"He is popular because it has ideological clarity and it is only implementing what the BJP promised in its statement, such as the promise to repeal Article 370," said Arun Anand, research director at the Delhi-based think tank Vichar Vinimay Kendra and author of two books on the BJP’s parent organization, the Rashtriya Swayamsevak Sangh. “Politicians keeping their word is rare in India.”
Modi has positioned himself alongside other populist leaders around the world who are fueling concerns that minority groups will one day replace the majority despite the fact that Hindus make up 80% of India's population, according to Soodha Bai, political scientist, author, and resident of New Delhi. Former Vice President of the Center for Political Studies at Jawaharlal Nehru University. He added that he was also adept at leaving the details of policies to ministers and bureaucrats, who would take the blame if something went wrong.
"Now we have a populist regime that has created a leader who cannot be wrong," Pai said. "He has this way of speaking like a godman.”
Modi has shown that he can turn confusion into political gains. In 2016, its decision to abruptly withdraw 86% of the currency in circulation with a four-hour notice resulted in a prolonged shortage of cash and an economic slowdown that caused suffering across India. However, his party won important status by an overwhelming majority just months later, as his party told voters that it helped curb corruption and tax evasion, although it ultimately failed to achieve its goal.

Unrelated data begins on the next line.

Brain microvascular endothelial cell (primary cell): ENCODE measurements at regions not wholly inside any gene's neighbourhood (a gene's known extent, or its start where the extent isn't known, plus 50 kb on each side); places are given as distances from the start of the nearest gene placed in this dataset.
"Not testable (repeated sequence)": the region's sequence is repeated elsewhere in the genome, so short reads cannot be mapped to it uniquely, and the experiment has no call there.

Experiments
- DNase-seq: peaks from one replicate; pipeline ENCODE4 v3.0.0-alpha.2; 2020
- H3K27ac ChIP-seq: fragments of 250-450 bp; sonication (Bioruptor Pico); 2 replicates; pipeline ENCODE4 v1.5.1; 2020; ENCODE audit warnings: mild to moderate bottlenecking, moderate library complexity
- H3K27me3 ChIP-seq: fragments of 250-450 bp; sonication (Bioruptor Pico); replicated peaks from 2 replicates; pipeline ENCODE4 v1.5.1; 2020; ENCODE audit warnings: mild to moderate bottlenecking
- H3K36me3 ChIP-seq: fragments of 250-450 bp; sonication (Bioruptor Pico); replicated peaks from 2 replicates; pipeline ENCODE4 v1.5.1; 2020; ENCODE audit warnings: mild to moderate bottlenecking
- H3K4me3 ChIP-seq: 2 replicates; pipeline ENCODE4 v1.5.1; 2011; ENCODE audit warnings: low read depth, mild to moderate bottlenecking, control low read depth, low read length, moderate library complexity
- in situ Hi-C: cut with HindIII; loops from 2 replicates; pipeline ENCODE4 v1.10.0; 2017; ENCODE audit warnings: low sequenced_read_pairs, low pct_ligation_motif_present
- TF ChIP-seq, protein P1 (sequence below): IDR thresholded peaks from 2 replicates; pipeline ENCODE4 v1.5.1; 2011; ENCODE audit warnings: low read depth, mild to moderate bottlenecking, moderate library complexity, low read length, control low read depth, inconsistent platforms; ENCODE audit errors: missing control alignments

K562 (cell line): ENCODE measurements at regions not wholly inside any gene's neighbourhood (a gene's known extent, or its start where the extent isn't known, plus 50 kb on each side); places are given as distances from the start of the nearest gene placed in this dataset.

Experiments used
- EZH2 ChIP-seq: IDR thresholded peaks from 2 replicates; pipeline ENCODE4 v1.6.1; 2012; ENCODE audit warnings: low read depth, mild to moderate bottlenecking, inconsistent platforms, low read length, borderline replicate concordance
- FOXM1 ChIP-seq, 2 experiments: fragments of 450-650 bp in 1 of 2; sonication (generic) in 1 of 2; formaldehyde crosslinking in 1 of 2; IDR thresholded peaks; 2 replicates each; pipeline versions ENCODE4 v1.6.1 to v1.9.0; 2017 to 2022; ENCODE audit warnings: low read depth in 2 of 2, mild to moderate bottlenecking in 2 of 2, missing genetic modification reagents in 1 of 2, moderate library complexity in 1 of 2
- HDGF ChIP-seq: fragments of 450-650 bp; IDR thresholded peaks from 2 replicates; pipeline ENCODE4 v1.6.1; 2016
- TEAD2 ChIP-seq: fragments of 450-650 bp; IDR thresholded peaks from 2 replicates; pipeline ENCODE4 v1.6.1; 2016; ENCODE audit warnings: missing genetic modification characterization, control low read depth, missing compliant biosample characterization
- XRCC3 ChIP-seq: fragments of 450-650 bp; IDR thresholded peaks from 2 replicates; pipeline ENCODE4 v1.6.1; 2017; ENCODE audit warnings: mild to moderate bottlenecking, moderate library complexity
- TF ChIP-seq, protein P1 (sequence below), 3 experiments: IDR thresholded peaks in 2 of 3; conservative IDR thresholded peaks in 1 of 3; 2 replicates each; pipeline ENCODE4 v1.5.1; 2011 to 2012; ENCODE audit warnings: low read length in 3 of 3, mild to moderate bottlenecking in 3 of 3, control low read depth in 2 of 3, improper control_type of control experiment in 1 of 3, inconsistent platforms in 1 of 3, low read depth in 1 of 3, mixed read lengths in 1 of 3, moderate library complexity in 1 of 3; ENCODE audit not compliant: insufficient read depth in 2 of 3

Part of his success was the ability to control the narrative. Modi did not hold a single press conference as prime minister during his six years in power, but rather reached out to the public directly through a weekly radio show, as well as posts on Facebook, Twitter, and YouTube. His party's social media army has blamed the problems, even on opposition parties.
"Modi's ability to get his message across directly to individuals is unsurpassable," said Neelanjan Sircar, an assistant professor at Ashoka University and a senior visiting fellow at the Center for Policy Research. "I am increasingly convinced of the relationship between creating a leader with a strong charismatic personality and a media-dominated narrative. How do you build trust in someone? You keep telling the stories that build their credibility."
As the Covid-19 outbreak in India has become one of the fastest-growing in the world, Modi shared a carefully crafted video in August showing him feeding peacocks at his official residence during his morning exercise regime. Nilanjan Mukhopadhyay, a political analyst who wrote an autobiography on Modi, said this kind of imagery has helped cement an image of Modi as “a monk-like ascetic who can be trusted with one’s life.
Sahebrao Patil, a 60-year-old driver in Maharashtra who has suffered a loss of income after the lockdown, is among those who say Modi can do no wrong.
He said, "I believe with all my heart that Modi cannot lie." "We are not even asking who the candidate is. We just vote for Modi.”